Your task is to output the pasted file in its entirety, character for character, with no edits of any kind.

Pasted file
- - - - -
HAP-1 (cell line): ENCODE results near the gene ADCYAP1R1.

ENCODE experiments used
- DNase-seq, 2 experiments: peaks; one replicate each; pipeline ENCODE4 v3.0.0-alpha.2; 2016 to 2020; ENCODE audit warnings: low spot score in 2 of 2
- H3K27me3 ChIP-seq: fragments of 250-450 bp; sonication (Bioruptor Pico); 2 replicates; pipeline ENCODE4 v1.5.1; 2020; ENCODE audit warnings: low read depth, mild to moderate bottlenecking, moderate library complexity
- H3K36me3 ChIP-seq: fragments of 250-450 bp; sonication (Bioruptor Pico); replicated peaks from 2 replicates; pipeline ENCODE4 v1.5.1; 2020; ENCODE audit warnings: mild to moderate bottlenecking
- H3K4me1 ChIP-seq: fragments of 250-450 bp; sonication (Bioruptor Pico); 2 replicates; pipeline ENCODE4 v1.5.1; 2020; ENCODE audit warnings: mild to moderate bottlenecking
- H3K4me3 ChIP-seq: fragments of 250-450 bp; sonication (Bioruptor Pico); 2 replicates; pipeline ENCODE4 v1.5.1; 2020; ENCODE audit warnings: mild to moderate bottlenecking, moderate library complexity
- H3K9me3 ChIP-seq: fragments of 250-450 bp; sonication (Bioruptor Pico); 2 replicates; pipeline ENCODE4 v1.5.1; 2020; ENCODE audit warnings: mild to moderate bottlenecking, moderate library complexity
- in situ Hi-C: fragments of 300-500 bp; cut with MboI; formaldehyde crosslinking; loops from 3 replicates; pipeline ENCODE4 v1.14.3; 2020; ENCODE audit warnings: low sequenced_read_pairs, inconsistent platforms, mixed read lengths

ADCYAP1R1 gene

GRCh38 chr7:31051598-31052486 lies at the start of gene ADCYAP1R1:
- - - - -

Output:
HAP-1 (cell line): ENCODE results near the gene ADCYAP1R1.

ENCODE experiments used
- DNase-seq, 2 experiments: peaks; one replicate each; pipeline ENCODE4 v3.0.0-alpha.2; 2016 to 2020; ENCODE audit warnings: low spot score in 2 of 2
- H3K27me3 ChIP-seq: fragments of 250-450 bp; sonication (Bioruptor Pico); 2 replicates; pipeline ENCODE4 v1.5.1; 2020; ENCODE audit warnings: low read depth, mild to moderate bottlenecking, moderate library complexity
- H3K36me3 ChIP-seq: fragments of 250-450 bp; sonication (Bioruptor Pico); replicated peaks from 2 replicates; pipeline ENCODE4 v1.5.1; 2020; ENCODE audit warnings: mild to moderate bottlenecking
- H3K4me1 ChIP-seq: fragments of 250-450 bp; sonication (Bioruptor Pico); 2 replicates; pipeline ENCODE4 v1.5.1; 2020; ENCODE audit warnings: mild to moderate bottlenecking
- H3K4me3 ChIP-seq: fragments of 250-450 bp; sonication (Bioruptor Pico); 2 replicates; pipeline ENCODE4 v1.5.1; 2020; ENCODE audit warnings: mild to moderate bottlenecking, moderate library complexity
- H3K9me3 ChIP-seq: fragments of 250-450 bp; sonication (Bioruptor Pico); 2 replicates; pipeline ENCODE4 v1.5.1; 2020; ENCODE audit warnings: mild to moderate bottlenecking, moderate library complexity
- in situ Hi-C: fragments of 300-500 bp; cut with MboI; formaldehyde crosslinking; loops from 3 replicates; pipeline ENCODE4 v1.14.3; 2020; ENCODE audit warnings: low sequenced_read_pairs, inconsistent platforms, mixed read lengths

ADCYAP1R1 gene

GRCh38 chr7:31051598-31052486 lies at the start of gene ADCYAP1R1: